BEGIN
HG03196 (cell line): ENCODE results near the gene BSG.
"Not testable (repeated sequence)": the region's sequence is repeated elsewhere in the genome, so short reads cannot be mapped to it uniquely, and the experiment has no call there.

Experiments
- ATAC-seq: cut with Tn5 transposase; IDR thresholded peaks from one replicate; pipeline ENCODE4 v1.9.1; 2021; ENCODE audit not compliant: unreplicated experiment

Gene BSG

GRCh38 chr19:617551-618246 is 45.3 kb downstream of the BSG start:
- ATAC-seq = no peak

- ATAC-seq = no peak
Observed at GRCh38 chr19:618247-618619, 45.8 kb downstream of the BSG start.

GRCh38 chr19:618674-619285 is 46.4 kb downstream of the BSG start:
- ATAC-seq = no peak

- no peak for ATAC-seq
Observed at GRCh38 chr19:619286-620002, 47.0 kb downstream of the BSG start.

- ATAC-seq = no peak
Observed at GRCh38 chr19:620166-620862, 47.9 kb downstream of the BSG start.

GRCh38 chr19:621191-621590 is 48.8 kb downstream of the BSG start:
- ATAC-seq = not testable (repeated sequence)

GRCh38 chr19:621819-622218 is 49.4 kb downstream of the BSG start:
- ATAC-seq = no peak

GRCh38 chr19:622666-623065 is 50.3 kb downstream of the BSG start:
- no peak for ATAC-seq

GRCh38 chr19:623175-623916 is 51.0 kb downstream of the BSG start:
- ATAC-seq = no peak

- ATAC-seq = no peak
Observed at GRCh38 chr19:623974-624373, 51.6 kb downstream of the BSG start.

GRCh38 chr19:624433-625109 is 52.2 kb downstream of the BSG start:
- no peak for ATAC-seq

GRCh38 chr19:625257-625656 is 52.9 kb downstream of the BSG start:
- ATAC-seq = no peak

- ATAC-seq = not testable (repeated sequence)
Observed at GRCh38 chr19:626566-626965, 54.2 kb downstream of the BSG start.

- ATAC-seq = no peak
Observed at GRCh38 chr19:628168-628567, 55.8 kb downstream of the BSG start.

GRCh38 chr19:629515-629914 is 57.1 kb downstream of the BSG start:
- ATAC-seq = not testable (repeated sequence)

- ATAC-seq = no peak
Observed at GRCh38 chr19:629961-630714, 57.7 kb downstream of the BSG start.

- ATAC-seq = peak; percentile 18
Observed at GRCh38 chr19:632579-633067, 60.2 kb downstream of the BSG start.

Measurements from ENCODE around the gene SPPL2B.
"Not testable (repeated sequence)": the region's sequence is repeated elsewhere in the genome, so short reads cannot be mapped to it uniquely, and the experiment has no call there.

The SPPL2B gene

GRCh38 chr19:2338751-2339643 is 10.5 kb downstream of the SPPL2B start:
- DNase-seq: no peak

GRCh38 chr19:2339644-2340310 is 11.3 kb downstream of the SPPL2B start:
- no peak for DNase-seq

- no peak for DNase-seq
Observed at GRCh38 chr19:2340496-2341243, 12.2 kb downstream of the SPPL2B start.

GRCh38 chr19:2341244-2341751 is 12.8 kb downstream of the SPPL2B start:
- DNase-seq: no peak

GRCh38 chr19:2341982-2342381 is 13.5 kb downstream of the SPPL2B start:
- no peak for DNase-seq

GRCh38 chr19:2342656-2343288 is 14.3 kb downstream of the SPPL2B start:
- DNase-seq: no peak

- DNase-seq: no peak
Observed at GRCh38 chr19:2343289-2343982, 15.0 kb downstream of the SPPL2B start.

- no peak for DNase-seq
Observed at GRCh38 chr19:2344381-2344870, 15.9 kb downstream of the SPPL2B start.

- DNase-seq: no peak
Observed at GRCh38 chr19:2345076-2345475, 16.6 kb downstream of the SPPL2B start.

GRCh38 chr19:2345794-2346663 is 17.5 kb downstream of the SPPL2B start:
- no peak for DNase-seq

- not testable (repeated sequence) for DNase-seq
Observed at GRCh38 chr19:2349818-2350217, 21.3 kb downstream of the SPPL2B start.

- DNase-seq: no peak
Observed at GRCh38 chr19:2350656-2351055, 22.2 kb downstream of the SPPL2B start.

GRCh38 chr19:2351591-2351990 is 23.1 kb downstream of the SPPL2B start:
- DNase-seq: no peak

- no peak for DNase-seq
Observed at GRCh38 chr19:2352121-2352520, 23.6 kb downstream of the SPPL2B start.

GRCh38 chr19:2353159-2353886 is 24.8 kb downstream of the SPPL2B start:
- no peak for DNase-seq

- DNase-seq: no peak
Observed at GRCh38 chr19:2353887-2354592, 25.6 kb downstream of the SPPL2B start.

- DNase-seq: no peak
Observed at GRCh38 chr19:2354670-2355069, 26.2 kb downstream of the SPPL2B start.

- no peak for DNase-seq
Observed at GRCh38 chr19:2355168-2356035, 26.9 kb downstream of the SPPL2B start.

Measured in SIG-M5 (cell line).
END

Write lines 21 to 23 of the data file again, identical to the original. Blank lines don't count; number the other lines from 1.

- no peak for ATAC-seq

GRCh38 chr19:623175-623916 is 51.0 kb downstream of the BSG start:
- ATAC-seq = no peak